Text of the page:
In Ontario, because they are way up and the Liberals and Conservatives are in a (relative) dead heat, they are poised to make significant gains – winning as many as 15 or more constituencies. These could include constituencies not being noticed in the media now such as Welland and Kenora.

I don’t see much change in Manitoba and Saskatchewan but the NDP is certain to make gains in B.C. It appears that recent polls suggest a modest Conservative recovery in B.C. although they are still running way behind the 2000 performance of the Alliance, never mind the former PC party. At the moment I have the NDP moving up from 2 to 5 constituencies.

The Conservatives
My impression from recent polls is that the Conservatives are strengthening a little in B.C. This isn’t saying much – they are headed for the mid to high thirties. By comparison the Alliance alone received almost 50% of the vote in 2000. Some loss of seats here seems inevitable. The closeness of the race makes the B.C. results, which report a half hour behind the rest of the country, critical to the final outcome.

In Ontario, the most favourable numbers for the Tories come from the Lick’s Hamburger poll, which, as of June 17, reported its burger sales as: Conservative Burgers 40%, Liberal Burgers 26% and NDP Burgers 23%. Don’t laugh. It was more accurate than the final Compas poll prior to the Ontario election. The chain’s locations, however, are largely in the extended 905 belt outside Toronto so it is likely to have a Tory tilt. It has generally accurately picked the winner in Ontario in the past without predicting as well as the regular polls the precise party percentages.

In Atlantic Canada the numbers do suggest that the Conservatives could hang on to all or almost all their existing seats.

At this stage in 2000 it was all over but the counting and the margin of the Liberal majority. Not so this time. The last week will matter. We should have many new polls to contemplate.

Sunday, June 13, 2004

The ABL (Anybody but the Liberals) Campaign

My strongest impression of the campaign to date is that it has been characterized by spitting-mad hostility to the Liberals. One interesting aspect of this is that I have been hearing a great deal of anecdotal evidence that the Green Party will receive a significant protest vote, largely from those who one assumes previously voted Liberal. Now they are attracted by the increasingly familiar Green brand name. This is not necessarily a serious, environmentally conscious vote – I wouldn’t be at all surprised if some of those contemplating a Green vote drive SUV’s and grouse about high gas prices (the Green Party is the only federal party explicitly promising higher gas taxes). It is a pure protest vote.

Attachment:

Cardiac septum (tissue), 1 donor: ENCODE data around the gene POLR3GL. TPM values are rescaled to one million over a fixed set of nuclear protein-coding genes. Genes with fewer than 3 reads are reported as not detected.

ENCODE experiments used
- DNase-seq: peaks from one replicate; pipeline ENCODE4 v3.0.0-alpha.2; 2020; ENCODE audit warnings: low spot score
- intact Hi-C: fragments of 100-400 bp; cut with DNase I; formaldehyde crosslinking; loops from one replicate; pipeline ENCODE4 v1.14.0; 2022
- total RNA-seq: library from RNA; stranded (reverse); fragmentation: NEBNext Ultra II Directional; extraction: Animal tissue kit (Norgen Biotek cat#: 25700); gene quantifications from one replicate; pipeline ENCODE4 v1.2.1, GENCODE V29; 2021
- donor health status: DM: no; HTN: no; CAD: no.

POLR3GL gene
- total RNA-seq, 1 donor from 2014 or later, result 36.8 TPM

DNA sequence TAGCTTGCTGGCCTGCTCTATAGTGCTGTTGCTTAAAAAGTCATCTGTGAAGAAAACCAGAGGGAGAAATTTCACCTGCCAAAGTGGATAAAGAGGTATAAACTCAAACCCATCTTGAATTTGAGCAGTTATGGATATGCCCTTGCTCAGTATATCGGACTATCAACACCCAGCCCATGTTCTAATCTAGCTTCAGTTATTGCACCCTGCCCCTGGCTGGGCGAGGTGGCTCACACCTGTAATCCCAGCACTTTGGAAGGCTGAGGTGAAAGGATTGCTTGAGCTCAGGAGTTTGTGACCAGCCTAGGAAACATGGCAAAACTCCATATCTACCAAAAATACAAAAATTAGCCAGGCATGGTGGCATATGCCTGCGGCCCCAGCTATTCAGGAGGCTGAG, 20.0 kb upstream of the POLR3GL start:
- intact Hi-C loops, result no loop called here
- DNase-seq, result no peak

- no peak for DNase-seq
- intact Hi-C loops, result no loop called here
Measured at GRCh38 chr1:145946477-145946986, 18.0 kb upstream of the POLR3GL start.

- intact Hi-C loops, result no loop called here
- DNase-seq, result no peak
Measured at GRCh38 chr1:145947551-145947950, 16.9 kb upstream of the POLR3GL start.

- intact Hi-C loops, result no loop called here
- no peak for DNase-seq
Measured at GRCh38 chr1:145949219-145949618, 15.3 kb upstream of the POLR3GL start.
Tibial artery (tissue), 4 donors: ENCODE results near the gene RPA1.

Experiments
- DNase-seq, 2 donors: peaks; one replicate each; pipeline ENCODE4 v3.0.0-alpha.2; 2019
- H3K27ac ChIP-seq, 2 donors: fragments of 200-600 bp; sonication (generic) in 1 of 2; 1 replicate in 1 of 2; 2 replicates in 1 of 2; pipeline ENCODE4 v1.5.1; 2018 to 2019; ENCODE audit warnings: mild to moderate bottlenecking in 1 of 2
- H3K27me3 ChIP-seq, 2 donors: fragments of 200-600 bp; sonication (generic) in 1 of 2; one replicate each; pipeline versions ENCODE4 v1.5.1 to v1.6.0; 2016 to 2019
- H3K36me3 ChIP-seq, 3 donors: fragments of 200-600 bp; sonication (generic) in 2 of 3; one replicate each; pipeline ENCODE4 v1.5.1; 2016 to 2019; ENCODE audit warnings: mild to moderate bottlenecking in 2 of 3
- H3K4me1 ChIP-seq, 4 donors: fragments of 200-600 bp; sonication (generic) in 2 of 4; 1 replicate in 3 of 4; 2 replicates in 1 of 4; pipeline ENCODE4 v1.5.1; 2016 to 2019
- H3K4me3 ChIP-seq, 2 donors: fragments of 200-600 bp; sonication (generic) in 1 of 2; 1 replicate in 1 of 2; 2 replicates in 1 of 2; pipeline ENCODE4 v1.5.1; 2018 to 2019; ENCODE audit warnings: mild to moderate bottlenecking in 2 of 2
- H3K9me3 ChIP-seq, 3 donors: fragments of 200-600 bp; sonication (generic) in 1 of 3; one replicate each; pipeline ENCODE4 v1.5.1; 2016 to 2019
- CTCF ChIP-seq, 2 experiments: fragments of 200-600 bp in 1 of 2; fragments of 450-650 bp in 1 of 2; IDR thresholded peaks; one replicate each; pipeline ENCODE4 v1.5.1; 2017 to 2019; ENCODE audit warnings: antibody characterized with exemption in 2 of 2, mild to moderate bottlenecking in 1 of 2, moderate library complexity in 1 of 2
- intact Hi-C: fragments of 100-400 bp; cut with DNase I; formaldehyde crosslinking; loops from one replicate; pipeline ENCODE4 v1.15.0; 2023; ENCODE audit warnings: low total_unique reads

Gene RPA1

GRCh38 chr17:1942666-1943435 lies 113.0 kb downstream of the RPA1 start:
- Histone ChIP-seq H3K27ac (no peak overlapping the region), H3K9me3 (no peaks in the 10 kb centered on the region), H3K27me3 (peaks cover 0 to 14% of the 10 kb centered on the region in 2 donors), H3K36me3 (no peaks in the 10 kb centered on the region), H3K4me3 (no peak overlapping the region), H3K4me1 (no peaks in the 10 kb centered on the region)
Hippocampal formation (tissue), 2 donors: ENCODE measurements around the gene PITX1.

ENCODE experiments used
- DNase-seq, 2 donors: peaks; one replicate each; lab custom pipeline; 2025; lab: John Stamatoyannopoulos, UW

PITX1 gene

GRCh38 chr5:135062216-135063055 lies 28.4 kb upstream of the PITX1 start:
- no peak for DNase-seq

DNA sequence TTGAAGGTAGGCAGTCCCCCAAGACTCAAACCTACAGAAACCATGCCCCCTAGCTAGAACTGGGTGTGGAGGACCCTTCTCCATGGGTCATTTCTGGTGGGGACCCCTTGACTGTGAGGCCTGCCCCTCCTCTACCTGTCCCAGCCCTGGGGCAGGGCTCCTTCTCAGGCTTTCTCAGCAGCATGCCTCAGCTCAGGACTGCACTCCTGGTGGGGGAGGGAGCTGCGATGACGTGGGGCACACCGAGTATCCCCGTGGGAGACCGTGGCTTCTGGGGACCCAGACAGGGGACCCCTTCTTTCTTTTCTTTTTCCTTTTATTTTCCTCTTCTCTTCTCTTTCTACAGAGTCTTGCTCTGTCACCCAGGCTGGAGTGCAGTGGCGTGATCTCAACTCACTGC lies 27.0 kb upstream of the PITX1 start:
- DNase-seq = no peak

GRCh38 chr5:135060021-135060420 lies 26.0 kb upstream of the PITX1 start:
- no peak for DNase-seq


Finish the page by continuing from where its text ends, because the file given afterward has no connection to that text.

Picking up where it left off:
I have heard from canvassers that on the doorstep voters are mad at the Liberals, but haven’t decided how to vote. This does give the debates considerable importance (of which more below). In addition the perception is only now beginning to sink in that Harper could form a government. The Ekos poll released this week shows 52% expect the Liberals to form the government compared to just 31% who think the Conservatives will. This could well have an impact on the mad-at-the-Liberal voter who doesn’t support many aspects of the Harper platform. A perception that he could win combined with growing knowledge of his platform could well hurt Harper.

The Polls

What are the polls now saying? My current estimate of the election result based on polls released this week is: Conservatives – 118, Liberals – 98, NDP – 38, Bloc – 54, a weak Conservative minority (fyi, my estimates of NDP seats are higher than other forecasters). As inputs for my election model, I averaged the regional results of the Ekos, Reid and Léger polls released this week with two exceptions – B.C. and Quebec. There was a poll conducted by Reid in B.C. this week with a large sample (1,066) so I used its numbers for British Columbia, and I used a CROP poll with a sample of 600 in Quebec. In B.C. the national pollsters’ regional numbers for B.C. have been extremely erratic giving me little confidence in any one individual result. Quebec has had more examples of polling errors compared to actual election results than anywhere else. I think the Quebec-based polling companies are now figuring out how to poll Quebec – their final polls prior to last year’s provincial election were accurate. I am therefore generally sceptical of the results of non-Quebec firms for Quebec (except for Environics which uses CROP to conduct the Quebec part of its polls).